Dawn of the Planet of the Apes Review

dawn_of_the_planet_of_the_apes_poster_a_pThere is no secret as to why Rise of the Planet of the Apes was the surprise hit of summer 2011. His name is Caesar. He is what turned Rise into not just a good movie, but a classic one. His journey from pet, to frightened outcast, to brilliant revolutionary was something out of greek mythology. Dawn of the Planet of the Apes wisely steps us back into Caesar’s world. This time, however, his world is much different than before, and it allows director Matt Reeves to explore the tribal, man vs. his worst nature elements from the classic films while also incorporating the mob-esque tone from Rise.

If you saw Rise (which you should have) and watched the ending credits, then you know where this film picks up. Alzheimer’s testing on apes made them super intelligent and also created a virus that began spreading throughout the world. By the time this film roles around, humans are seemingly down to only a community of survivors. Meanwhile, Caesar, now the father of two, has created a flourishing society of super smart apes.

The humans (specifically Keri Russell and Gary Oldman) all do a fine job, but it’s the apes and their interaction that make this movie even more captivating than the last. Andy Serkis, a.k.a. the king of motion capture (Gollum in Lord of the Rings, Kong in 2005’s King Kong) once again returns to masterfully portray Caesar. He is stronger and wiser than he was in the previous film. Part Professor X, part Mufasa, part Tony Soprano, it is easy to see why he is such an iconic character. His entourage of apes, including the orangutan, gorilla, and bully chimp from the first film and now his teenage son Blue Eyes, are all solid supporting characters even with limited dialogue.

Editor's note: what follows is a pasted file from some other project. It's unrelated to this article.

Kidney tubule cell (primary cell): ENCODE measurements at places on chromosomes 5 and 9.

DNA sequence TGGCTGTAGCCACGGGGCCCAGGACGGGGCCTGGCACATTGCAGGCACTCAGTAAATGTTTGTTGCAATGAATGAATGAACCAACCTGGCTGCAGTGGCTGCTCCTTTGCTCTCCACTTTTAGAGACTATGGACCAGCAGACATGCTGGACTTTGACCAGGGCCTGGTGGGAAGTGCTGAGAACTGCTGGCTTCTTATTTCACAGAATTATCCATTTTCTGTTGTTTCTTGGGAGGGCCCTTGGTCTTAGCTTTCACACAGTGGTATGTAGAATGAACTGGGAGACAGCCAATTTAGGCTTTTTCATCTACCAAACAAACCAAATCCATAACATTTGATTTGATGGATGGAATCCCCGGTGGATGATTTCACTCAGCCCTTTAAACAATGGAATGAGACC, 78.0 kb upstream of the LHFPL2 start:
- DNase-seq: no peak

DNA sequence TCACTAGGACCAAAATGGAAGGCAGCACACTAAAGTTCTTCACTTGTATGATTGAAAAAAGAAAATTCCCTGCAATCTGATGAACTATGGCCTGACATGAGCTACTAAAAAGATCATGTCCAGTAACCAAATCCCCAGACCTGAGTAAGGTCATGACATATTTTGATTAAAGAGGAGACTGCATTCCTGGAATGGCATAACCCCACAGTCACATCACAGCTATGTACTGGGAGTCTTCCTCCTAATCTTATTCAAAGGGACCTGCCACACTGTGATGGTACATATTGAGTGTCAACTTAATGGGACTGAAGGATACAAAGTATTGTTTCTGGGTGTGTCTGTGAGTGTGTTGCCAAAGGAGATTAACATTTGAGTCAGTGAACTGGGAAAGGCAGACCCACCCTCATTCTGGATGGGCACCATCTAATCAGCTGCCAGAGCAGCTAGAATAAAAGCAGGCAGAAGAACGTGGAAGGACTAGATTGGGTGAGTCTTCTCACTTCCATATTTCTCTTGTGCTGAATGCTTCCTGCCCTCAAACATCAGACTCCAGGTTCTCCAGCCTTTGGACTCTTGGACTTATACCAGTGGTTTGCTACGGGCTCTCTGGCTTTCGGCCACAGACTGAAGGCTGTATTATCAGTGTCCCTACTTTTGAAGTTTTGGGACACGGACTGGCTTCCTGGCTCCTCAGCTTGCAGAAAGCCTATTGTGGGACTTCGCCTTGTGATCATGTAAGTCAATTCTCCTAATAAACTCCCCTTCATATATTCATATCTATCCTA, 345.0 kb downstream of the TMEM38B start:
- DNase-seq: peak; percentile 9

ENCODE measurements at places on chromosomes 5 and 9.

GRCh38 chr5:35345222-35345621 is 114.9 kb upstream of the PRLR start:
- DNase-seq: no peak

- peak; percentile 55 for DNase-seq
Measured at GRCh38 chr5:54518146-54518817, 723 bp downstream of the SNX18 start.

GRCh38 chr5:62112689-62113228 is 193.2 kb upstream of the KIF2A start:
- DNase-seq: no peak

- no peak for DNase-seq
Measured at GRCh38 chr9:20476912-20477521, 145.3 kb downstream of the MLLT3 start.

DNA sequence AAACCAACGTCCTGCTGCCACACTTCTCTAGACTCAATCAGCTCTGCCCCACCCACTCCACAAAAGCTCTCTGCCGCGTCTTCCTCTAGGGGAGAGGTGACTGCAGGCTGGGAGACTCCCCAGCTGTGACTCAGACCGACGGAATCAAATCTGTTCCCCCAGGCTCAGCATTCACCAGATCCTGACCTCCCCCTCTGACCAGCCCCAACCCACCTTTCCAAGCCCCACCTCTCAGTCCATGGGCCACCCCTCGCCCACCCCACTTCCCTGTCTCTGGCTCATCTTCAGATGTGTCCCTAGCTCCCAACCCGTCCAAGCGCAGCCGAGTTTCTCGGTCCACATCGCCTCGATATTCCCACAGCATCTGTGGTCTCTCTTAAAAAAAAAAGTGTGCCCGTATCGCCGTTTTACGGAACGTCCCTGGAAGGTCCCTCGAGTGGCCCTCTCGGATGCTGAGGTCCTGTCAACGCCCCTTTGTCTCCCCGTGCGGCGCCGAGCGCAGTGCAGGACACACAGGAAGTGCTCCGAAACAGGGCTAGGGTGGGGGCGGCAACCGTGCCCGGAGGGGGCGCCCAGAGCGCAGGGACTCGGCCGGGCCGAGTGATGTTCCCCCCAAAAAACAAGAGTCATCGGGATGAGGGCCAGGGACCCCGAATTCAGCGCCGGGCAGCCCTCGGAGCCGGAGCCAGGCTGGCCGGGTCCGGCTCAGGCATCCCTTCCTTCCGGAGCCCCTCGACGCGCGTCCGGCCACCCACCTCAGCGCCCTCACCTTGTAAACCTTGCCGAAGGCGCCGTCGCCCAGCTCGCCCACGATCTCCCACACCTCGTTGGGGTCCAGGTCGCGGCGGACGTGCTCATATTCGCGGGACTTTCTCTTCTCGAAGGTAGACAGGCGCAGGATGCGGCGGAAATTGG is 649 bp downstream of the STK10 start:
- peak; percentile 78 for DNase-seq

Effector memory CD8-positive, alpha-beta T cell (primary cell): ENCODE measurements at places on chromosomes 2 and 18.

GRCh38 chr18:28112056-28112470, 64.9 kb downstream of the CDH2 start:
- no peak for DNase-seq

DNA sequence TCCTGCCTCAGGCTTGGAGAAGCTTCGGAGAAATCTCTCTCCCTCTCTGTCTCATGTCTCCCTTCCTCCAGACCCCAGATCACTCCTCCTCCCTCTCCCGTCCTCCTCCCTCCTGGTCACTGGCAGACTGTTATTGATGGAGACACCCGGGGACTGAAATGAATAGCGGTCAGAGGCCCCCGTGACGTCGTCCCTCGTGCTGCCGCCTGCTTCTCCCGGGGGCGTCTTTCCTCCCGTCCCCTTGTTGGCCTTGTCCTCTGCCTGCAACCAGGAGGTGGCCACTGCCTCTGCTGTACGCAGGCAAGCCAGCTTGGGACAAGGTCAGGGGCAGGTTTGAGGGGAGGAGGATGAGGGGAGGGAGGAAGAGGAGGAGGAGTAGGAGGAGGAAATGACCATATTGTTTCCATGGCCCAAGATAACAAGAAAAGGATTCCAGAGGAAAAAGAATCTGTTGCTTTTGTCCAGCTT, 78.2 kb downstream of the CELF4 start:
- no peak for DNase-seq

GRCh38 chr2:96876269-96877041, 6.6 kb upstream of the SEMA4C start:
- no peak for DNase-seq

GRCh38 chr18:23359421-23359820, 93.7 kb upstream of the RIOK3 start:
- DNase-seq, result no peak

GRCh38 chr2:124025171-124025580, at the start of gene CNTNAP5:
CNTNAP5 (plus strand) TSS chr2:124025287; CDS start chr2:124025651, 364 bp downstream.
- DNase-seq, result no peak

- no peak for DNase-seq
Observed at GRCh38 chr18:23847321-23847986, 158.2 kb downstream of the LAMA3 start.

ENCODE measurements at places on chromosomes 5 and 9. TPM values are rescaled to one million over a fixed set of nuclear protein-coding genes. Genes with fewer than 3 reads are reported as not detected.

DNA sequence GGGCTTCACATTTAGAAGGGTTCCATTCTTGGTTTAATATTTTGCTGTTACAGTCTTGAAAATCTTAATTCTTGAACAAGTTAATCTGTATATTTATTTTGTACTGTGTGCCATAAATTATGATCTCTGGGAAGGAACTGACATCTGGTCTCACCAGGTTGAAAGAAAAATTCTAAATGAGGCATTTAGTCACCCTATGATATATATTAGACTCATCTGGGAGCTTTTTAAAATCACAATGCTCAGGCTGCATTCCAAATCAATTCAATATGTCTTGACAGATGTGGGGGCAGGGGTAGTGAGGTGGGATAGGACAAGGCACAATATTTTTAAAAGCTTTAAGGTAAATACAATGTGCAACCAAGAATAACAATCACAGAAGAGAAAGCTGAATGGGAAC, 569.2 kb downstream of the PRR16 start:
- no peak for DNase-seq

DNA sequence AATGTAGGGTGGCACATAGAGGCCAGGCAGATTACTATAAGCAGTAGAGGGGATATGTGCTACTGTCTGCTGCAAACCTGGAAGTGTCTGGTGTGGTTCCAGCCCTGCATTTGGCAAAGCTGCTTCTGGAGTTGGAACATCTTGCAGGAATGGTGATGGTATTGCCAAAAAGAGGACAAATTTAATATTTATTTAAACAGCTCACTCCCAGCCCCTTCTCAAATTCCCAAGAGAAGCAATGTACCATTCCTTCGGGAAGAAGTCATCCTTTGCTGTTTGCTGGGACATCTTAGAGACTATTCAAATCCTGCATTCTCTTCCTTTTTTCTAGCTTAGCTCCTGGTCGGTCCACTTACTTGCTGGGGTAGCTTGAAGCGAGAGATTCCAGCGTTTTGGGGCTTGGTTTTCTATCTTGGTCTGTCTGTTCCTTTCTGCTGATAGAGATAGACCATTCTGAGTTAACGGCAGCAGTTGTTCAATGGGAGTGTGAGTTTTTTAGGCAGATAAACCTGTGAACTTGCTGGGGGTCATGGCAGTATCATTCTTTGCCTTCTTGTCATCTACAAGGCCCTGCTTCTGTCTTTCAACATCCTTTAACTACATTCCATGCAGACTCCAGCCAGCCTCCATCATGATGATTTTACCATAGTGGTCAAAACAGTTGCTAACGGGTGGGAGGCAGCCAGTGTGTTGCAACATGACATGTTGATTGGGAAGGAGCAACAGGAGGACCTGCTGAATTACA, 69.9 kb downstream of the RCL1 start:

But the character that moves the story and makes the movie more lively, is Koba (Toby Kebbell). Remember that creepy looking, caged ape from the first film with all of the scars… yeah that guy. He is the ultimate adversary, playing out the worst natures of any creature with higher intelligence. We watch as he goes from Caesar’s friend to his ultimate enemy, attacking humans because of fear and hatred that we can’t even blame him for having, because it is warranted by our same fears and hatreds.

Like with the previous installment, there is the perfect balance of heart tugging drama to go along with the bad ass moments and quotable dialogue. I especially love a moment during the climax when Caesar and the human lead (Jason Clarke) give their sorrowful goodbyes and apologize for the inevitable war they both thought they could naively avoid.

Because there are more apes and more personalities, we get a grander scope that makes Dawn better paced and more vibrant than Rise. Not to mention the CGI is incredible. I could’ve sworn those were real apes talking. If there is a knock at all, it’s that the 3D is highly unnecessary. I also thought the film sets itself up for a sequel when it actually could’ve wrapped things up. But maybe there is more story to tell. Maybe there is one more element missing to transform our world into the true planet of the apes. If so, let’s hope it’s as smart, thought provoking, and gritty as these first two.

FINAL GRADE: A

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Dawn of the Planet of the Apes Review

3 thoughts on “Dawn of the Planet of the Apes Review

  1. […] DAWN OF THE PLANET OF THE APES Caesar will go down as one of the best characters of the decade. This movie had intense action, emotion, humor, and poignant political and social commentary. It also provided, to me, the best villain of the year in Koba. Simply put, the only flaw I could find was that the movie had no need to be in 3D. […]

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